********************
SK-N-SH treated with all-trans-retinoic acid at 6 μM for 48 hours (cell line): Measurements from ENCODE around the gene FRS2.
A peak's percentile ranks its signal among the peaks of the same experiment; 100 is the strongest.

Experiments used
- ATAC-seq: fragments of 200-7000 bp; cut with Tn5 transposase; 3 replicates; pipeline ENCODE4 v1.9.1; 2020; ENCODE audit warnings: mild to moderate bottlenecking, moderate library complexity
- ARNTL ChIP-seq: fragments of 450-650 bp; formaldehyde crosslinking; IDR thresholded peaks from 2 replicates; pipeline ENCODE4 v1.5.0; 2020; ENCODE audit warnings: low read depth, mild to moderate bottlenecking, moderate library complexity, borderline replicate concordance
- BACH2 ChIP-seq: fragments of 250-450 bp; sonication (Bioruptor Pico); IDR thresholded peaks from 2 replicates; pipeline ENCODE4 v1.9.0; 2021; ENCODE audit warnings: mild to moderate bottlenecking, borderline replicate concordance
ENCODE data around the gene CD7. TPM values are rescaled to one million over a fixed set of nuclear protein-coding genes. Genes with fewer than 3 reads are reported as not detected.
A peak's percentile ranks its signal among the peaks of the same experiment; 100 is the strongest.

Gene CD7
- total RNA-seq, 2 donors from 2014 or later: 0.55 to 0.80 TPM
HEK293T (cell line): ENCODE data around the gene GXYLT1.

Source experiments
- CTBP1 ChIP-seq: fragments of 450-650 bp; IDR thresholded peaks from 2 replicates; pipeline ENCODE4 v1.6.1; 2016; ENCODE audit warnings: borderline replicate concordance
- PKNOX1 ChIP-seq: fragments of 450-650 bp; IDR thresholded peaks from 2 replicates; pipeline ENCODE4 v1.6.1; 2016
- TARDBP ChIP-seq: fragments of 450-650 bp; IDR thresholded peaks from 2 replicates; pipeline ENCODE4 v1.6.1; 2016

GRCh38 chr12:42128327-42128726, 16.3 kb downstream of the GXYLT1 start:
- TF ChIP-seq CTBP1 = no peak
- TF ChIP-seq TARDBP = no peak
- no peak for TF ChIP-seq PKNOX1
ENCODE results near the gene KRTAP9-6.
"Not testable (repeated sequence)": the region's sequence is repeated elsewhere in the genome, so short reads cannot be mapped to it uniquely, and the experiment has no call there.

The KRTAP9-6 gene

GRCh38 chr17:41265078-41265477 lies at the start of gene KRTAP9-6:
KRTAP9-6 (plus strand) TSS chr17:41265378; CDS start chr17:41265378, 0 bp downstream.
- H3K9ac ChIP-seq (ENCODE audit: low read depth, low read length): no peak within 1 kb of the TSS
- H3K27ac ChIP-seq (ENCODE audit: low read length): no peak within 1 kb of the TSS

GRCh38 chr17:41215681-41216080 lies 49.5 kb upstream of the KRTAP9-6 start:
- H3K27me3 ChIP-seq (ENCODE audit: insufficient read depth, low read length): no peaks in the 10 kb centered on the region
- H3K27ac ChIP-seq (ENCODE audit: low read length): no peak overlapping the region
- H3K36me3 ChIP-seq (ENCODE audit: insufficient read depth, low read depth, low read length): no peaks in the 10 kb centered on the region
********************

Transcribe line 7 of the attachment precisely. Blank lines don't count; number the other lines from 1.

ENCODE data around the gene CD7. TPM values are rescaled to one million over a fixed set of nuclear protein-coding genes. Genes with fewer than 3 reads are reported as not detected.